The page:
The professional darts world has developed a well-earned reputation for combining the best of high-level sportsmanship with the licence not to take itself too seriously. The reasons for this are many and varied, but the grounds for it can be laid at the feet of the fact that darts started out as a pub and parlour game. Emerging from a context of high spirits and frivolity, even as the sport has sought to straighten its laces and comb its hair for its growing profile on the world stage, there endures a singularly anarchic streak that defines it.
This curious melting pot has led to the emergence of some truly eccentric players and firm crowd favourites over the years, each with their own hero creation myths and characteristic personal styles. A strong nickname doesn't hurt either. Something we can see is shared by games that have origins in common with darts. Both professional snooker and poker similarly trace their mainstream popularity to a long-running association with pubs and informal gatherings. As such, it's about as easy to imagine Steve "Muffin Man" Hine and Ted "The Count" Hankey partaking in the jocular atmosphere of these pursuits as it is to envision them stepping up to the toe line. Ronnie "The Essex Exocet" O'Sullivan and Stephen "The Wonder Bairn" Hendry demonstrate that even the most esteemed cue-athletes are not above a memorable moniker, and poker's individualistic flair for pseudonyms such as Dave "Devilfish" Ulliott suggest it's likely the only game out there able to match darts' own.
Still, darts, which until 1989 still permitted drinking on stage, arguably comes out on top as the greatest sporting carnival out there. As such, here we're honouring the game's greatest and most memorable personalities. Each brought something fresh, exciting and entertaining to our well-loved sport and reminded us why there's nothing quite like it out there.
No list would be complete without drawing attention to the legendary Peter "Snakebite" Wright, the 2 time and current reigning world champion Scotsman. His iconic dyed Mohican hairstyle has transcended the bounds of the game, making him the face of modern darts. Over the years, Wright has sported dozens of different hair colours and often appears on stage with intricate designs painted on the shaved sides of his head. We've seen winter scenes, fearsome snakes and abstract designs all vie for real estate on Wright's noggin over the years. Wright says the process of applying this "war paint" and getting into the character of Snakebite facilitates him getting into the zone to win, and if his track record is anything to go by, this tactic has proven fruitful. Rumours that the drink of the same name inspires his pseudonym are unfounded, as Wright has stated the inspiration is a much more direct reflection of his love for the slithering creatures.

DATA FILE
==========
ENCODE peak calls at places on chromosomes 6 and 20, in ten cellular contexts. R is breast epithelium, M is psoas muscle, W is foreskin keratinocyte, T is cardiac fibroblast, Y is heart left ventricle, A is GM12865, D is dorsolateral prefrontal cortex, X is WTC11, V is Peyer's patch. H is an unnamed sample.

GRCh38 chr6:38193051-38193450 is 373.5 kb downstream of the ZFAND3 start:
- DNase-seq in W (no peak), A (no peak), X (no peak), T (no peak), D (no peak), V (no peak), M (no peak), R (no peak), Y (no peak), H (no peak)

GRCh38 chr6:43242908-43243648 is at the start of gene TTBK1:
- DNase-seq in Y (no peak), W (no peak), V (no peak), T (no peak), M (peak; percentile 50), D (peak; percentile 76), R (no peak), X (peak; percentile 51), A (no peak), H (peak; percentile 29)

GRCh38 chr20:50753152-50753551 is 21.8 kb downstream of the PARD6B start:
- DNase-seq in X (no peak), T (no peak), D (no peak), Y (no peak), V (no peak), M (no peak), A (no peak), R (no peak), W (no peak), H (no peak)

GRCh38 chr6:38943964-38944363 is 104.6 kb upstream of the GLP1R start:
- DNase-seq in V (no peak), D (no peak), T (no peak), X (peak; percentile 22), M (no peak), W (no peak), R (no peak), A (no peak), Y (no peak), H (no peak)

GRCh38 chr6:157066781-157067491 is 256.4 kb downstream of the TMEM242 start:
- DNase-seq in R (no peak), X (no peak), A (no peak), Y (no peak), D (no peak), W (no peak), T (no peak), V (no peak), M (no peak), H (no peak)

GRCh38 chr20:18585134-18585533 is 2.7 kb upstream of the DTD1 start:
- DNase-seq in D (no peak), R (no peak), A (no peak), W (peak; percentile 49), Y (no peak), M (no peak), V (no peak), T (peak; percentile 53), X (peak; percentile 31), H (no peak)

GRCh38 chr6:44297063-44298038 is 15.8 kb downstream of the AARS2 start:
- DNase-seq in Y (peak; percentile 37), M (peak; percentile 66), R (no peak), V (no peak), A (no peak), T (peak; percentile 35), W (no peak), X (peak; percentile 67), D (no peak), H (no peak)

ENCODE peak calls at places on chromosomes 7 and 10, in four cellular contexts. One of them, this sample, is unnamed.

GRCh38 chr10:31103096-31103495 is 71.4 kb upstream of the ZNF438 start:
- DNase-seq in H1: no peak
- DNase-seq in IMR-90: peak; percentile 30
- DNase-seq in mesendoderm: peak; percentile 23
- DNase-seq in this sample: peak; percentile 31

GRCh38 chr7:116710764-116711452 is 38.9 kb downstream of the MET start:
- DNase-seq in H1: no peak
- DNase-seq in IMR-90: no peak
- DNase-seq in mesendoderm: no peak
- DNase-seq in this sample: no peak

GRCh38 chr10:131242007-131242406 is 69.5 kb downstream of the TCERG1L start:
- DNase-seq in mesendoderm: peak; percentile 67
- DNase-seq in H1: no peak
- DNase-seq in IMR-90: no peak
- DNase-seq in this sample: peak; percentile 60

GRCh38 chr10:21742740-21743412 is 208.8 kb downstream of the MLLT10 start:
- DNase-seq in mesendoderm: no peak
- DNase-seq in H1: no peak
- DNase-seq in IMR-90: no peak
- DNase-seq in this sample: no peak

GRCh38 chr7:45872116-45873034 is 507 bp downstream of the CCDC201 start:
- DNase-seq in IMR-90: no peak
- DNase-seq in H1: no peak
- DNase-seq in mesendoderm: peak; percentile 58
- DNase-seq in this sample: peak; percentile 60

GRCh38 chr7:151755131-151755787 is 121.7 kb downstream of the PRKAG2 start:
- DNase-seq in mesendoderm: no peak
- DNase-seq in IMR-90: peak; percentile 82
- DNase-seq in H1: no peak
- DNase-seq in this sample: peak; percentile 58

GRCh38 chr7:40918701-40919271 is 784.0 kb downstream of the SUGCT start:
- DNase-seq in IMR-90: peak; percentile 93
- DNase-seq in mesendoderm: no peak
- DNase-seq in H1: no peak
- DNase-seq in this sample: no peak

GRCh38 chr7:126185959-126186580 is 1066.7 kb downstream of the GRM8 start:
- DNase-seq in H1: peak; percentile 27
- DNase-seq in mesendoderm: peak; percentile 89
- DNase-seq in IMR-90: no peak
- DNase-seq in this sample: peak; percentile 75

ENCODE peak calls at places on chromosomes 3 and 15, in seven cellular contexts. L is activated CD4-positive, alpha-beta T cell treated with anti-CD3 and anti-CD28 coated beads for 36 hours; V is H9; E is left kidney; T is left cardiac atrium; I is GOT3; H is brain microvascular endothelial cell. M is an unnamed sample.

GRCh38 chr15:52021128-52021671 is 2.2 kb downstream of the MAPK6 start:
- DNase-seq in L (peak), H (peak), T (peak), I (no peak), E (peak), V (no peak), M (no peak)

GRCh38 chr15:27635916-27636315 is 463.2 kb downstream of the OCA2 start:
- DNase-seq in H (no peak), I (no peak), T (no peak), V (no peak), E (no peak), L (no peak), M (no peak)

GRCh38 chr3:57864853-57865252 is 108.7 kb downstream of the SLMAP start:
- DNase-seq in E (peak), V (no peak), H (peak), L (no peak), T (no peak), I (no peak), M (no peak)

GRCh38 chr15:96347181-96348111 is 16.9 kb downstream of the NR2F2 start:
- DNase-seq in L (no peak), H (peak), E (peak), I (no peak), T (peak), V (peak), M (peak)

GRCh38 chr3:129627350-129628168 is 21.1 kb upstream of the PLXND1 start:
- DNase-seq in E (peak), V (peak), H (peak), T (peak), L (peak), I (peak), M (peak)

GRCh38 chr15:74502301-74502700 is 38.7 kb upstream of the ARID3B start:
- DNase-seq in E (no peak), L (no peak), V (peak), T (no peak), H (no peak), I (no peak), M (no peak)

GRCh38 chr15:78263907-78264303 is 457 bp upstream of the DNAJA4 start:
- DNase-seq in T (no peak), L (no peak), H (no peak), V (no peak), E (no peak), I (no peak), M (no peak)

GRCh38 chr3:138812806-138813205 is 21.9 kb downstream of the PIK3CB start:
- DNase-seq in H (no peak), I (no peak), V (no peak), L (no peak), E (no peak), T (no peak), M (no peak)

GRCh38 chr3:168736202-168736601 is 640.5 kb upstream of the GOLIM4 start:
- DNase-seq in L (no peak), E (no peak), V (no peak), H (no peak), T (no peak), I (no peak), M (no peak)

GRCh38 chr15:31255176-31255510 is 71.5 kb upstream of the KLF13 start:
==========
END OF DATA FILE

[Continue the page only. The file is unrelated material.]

Over the years, Steve Hine has developed a reputation for his characteristic walk-ons wherein he throws muffins to his adoring fans to Dizzee Rascal's Bonkers. The sheer absurdity of the sight of a top tier athlete plying the crowd with baked goods crystallises something deep in the core of what professional darts are and why we love it. In truth, Hine, aka The Muffin Man, is a former baker by day — a revelation which causes his absurd theatrics to snap into sharp relief. This is no persona, and Steve genuinely is a muffin man. Hine was actually behind much of the modern fanfare we now associate with darts as he approached PDC chief Barry Hearn with the idea of creating this persona, something that Hearn eagerly looked for ways to raise Dart's profile around the globe, welcomed.
Now retired, Colin "Jaws" Lloyd was cut from a different cloth to Wright and Hine. He's simply here to play darts, and those around him had better be prepared. Over the years, Jaws has demonstrated unbridled displays of emotion in both victory and defeat. His most notorious outburst was his iconic dartboard punch at the 2011 PDC World Darts Championship. The flipside of this uncontained attitude has him ripping his shirt off and parading the stage like a present-day gladiator. The point is that Jaws doesn't care, and fans have always appreciated the way he wears his heart on his sleeve (for better or worse)!